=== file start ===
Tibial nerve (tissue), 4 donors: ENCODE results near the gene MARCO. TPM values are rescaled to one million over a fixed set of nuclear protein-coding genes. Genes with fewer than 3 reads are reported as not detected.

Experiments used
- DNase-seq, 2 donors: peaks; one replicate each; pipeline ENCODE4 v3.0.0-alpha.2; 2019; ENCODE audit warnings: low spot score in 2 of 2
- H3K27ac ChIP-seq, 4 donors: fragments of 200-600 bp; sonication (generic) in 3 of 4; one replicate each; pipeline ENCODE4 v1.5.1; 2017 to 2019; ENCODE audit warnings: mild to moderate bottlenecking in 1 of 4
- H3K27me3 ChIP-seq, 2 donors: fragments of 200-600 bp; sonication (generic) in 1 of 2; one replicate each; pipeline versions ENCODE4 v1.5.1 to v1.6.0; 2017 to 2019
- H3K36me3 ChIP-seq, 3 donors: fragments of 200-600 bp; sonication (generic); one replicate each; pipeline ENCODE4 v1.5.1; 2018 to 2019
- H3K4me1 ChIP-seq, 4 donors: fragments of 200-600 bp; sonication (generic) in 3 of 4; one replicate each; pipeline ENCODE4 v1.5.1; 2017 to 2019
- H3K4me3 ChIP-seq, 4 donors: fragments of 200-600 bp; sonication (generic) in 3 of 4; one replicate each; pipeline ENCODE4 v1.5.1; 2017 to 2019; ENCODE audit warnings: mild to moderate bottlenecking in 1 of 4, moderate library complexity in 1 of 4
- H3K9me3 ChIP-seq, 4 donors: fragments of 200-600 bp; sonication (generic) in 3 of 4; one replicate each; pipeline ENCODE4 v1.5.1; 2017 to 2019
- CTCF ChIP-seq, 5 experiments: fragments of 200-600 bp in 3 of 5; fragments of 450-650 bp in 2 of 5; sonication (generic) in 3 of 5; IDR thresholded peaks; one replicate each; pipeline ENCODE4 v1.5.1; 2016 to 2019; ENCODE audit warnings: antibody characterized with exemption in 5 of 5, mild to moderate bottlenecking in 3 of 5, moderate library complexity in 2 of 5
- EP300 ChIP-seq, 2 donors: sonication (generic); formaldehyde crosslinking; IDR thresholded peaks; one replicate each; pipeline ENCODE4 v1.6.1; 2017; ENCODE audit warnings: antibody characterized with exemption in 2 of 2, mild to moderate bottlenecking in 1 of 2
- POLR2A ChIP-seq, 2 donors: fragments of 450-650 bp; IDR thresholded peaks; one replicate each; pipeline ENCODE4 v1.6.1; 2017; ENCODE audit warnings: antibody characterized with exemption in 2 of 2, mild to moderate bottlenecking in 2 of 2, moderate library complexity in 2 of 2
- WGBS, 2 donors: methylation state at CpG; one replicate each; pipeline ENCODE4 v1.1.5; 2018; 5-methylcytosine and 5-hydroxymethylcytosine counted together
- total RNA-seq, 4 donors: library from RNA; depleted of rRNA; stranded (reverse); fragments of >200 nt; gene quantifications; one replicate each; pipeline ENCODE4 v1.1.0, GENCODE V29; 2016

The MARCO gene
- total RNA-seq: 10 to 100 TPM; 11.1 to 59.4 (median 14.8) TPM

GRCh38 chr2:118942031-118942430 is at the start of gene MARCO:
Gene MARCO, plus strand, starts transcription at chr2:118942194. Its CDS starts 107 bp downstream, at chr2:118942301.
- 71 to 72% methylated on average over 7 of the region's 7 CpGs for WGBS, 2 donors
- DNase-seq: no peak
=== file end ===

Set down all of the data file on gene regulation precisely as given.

Tibial nerve (tissue), 4 donors: ENCODE results near the gene MARCO. TPM values are rescaled to one million over a fixed set of nuclear protein-coding genes. Genes with fewer than 3 reads are reported as not detected.

Experiments used
- DNase-seq, 2 donors: peaks; one replicate each; pipeline ENCODE4 v3.0.0-alpha.2; 2019; ENCODE audit warnings: low spot score in 2 of 2
- H3K27ac ChIP-seq, 4 donors: fragments of 200-600 bp; sonication (generic) in 3 of 4; one replicate each; pipeline ENCODE4 v1.5.1; 2017 to 2019; ENCODE audit warnings: mild to moderate bottlenecking in 1 of 4
- H3K27me3 ChIP-seq, 2 donors: fragments of 200-600 bp; sonication (generic) in 1 of 2; one replicate each; pipeline versions ENCODE4 v1.5.1 to v1.6.0; 2017 to 2019
- H3K36me3 ChIP-seq, 3 donors: fragments of 200-600 bp; sonication (generic); one replicate each; pipeline ENCODE4 v1.5.1; 2018 to 2019
- H3K4me1 ChIP-seq, 4 donors: fragments of 200-600 bp; sonication (generic) in 3 of 4; one replicate each; pipeline ENCODE4 v1.5.1; 2017 to 2019
- H3K4me3 ChIP-seq, 4 donors: fragments of 200-600 bp; sonication (generic) in 3 of 4; one replicate each; pipeline ENCODE4 v1.5.1; 2017 to 2019; ENCODE audit warnings: mild to moderate bottlenecking in 1 of 4, moderate library complexity in 1 of 4
- H3K9me3 ChIP-seq, 4 donors: fragments of 200-600 bp; sonication (generic) in 3 of 4; one replicate each; pipeline ENCODE4 v1.5.1; 2017 to 2019
- CTCF ChIP-seq, 5 experiments: fragments of 200-600 bp in 3 of 5; fragments of 450-650 bp in 2 of 5; sonication (generic) in 3 of 5; IDR thresholded peaks; one replicate each; pipeline ENCODE4 v1.5.1; 2016 to 2019; ENCODE audit warnings: antibody characterized with exemption in 5 of 5, mild to moderate bottlenecking in 3 of 5, moderate library complexity in 2 of 5
- EP300 ChIP-seq, 2 donors: sonication (generic); formaldehyde crosslinking; IDR thresholded peaks; one replicate each; pipeline ENCODE4 v1.6.1; 2017; ENCODE audit warnings: antibody characterized with exemption in 2 of 2, mild to moderate bottlenecking in 1 of 2
- POLR2A ChIP-seq, 2 donors: fragments of 450-650 bp; IDR thresholded peaks; one replicate each; pipeline ENCODE4 v1.6.1; 2017; ENCODE audit warnings: antibody characterized with exemption in 2 of 2, mild to moderate bottlenecking in 2 of 2, moderate library complexity in 2 of 2
- WGBS, 2 donors: methylation state at CpG; one replicate each; pipeline ENCODE4 v1.1.5; 2018; 5-methylcytosine and 5-hydroxymethylcytosine counted together
- total RNA-seq, 4 donors: library from RNA; depleted of rRNA; stranded (reverse); fragments of >200 nt; gene quantifications; one replicate each; pipeline ENCODE4 v1.1.0, GENCODE V29; 2016

The MARCO gene
- total RNA-seq: 10 to 100 TPM; 11.1 to 59.4 (median 14.8) TPM

GRCh38 chr2:118942031-118942430 is at the start of gene MARCO:
Gene MARCO, plus strand, starts transcription at chr2:118942194. Its CDS starts 107 bp downstream, at chr2:118942301.
- 71 to 72% methylated on average over 7 of the region's 7 CpGs for WGBS, 2 donors
- DNase-seq: no peak